Lotus-eater vibes

It goes without saying that British Columbia is rotten with hippies. Especially in summer, when the gentle people travel from many provinces and countries to attend a string of festivals, the Canadian expression of the flowering West Coast electronic festival scene. Here are some thoughts from my thesis notes, exploring the sacred elements in the landscape architecture of psytrance festivals.

At the bottom of a gorge, a river roars smoothly by. People sit in small groups on the rocks shaded by cliff-side forests. Some talk and laugh softly in French, some play instruments, some stare out at the water. The smell of tobacco and weed mingle in the air, floating up to the tents and mandalas stretched between tall pines at the top of the steep trail that winds down to cool rocks.

Sylvan and peaceful, yet there is a heavy vibe in the air. Everyone present is focused on the moment – they are all of like mind. Hitchhiking is easy, as the locals are getting used to the sights of what I would describe as a series of interlinked modern pilgrimages: life is good.

Pilgrimages are holy because the journey takes on the character of the destination. The number of people travelling to, from, and between festivals in the summer is great enough, and has been going on long enough, that a particular style and community can be felt. For many of these travellers resting by that river, the same journey – at least to the same ultimate destination – is repeated year after year, becoming richer with meaning and memory, as traditions bloom slowly into spiritual significance.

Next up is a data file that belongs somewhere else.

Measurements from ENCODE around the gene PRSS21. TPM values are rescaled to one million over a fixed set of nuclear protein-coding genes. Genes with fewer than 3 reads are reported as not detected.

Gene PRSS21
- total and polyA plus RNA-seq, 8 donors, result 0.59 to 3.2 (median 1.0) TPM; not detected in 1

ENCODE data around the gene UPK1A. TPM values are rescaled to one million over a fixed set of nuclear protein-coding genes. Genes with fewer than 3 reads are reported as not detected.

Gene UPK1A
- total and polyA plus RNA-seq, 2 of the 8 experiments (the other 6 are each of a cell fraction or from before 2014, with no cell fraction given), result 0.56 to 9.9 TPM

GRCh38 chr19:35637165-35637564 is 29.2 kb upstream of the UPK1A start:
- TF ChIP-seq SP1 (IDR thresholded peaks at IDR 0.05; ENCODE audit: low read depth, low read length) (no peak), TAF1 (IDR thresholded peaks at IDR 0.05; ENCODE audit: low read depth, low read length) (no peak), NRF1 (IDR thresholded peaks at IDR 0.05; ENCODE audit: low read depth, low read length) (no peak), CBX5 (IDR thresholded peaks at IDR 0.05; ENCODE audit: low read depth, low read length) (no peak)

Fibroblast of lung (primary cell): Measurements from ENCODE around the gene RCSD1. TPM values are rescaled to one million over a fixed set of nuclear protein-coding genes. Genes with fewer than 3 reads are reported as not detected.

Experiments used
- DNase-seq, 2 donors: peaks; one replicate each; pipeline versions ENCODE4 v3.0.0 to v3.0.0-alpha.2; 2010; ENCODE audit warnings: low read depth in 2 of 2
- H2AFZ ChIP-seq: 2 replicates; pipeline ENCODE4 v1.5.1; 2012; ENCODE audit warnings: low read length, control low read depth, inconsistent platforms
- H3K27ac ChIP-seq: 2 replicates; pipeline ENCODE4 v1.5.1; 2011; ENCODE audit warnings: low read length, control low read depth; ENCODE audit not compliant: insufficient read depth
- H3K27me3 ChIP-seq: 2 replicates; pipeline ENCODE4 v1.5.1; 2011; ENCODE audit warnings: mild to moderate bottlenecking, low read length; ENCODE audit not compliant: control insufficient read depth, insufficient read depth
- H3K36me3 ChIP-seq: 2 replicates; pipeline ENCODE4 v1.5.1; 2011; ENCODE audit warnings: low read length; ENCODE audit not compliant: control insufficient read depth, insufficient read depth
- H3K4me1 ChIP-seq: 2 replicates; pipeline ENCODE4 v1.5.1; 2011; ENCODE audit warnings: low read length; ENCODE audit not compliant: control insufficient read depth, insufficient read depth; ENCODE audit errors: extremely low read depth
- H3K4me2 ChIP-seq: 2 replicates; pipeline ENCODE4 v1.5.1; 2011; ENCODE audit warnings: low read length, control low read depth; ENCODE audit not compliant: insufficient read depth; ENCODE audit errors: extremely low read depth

The binding element – and goal of their individual pilgrimages – is the dance floor. Not a club and not available for the price of a ticket, this dance floor is a shared ceremonial space in which to enact rituals of sanctity. There, lulled to group consciousness by ecstatic dance, repetitive bass beats, and entheogenic sacraments, the weary soul rests and is renewed. Leaving, the participants are fortified to enact their shared vision of life in the world beyond the space delineated for the sacred – souvenirs taken home from the shrines of saints.

These souvenirs are seen in attitudes and in lived choices. Comfortable clothing, beautiful jewellery and tattoos, useful camping tools and light tents. A willingness to try going without, and eagerness at the chance to do more with less. Experience eclipses all physical things in value – to be in beautiful places, with beautiful people, doing beautiful things. To share the gentle knowledge of the sanctity of the world, by seeing the sacred in all things, and hopefully, to spread it.

The joy, exuberance, and community which began its life at festivals slowly seeps out into the landscape around it, instructions waiting to be read.

Each new visit by one of these travellers to a new dance floor is a chance to share experience, ideas, and hopes, fortifying and strengthening the community.

The festivals have workshops on ecological living, arts, and spiritual practices. Outside the workshops, participants are happy for the chance to learn from each other, to be inspired by each other. There is a palpable willingness to achieve personal growth, and the almost universal practice of dance, object manipulation, and meditation as acts of leisure.

There is a shared understanding that the richness of the journey contributes to the splendour of the destination, and the tongue-in-cheek knowledge that, for real travellers, the festival is everywhere, and the journey is replete with the sweetness of its end. The travel to the destination is undertaken to enrich that destination; once the destination is reached, the experiences and beauties known on the path to it can be shared with other travellers through dance, and as artful living.

There is an undercurrent of hope that, someday, somehow, the wider culture of the West can be made into an image of this lived truth, and that travelling holds the key to coming home.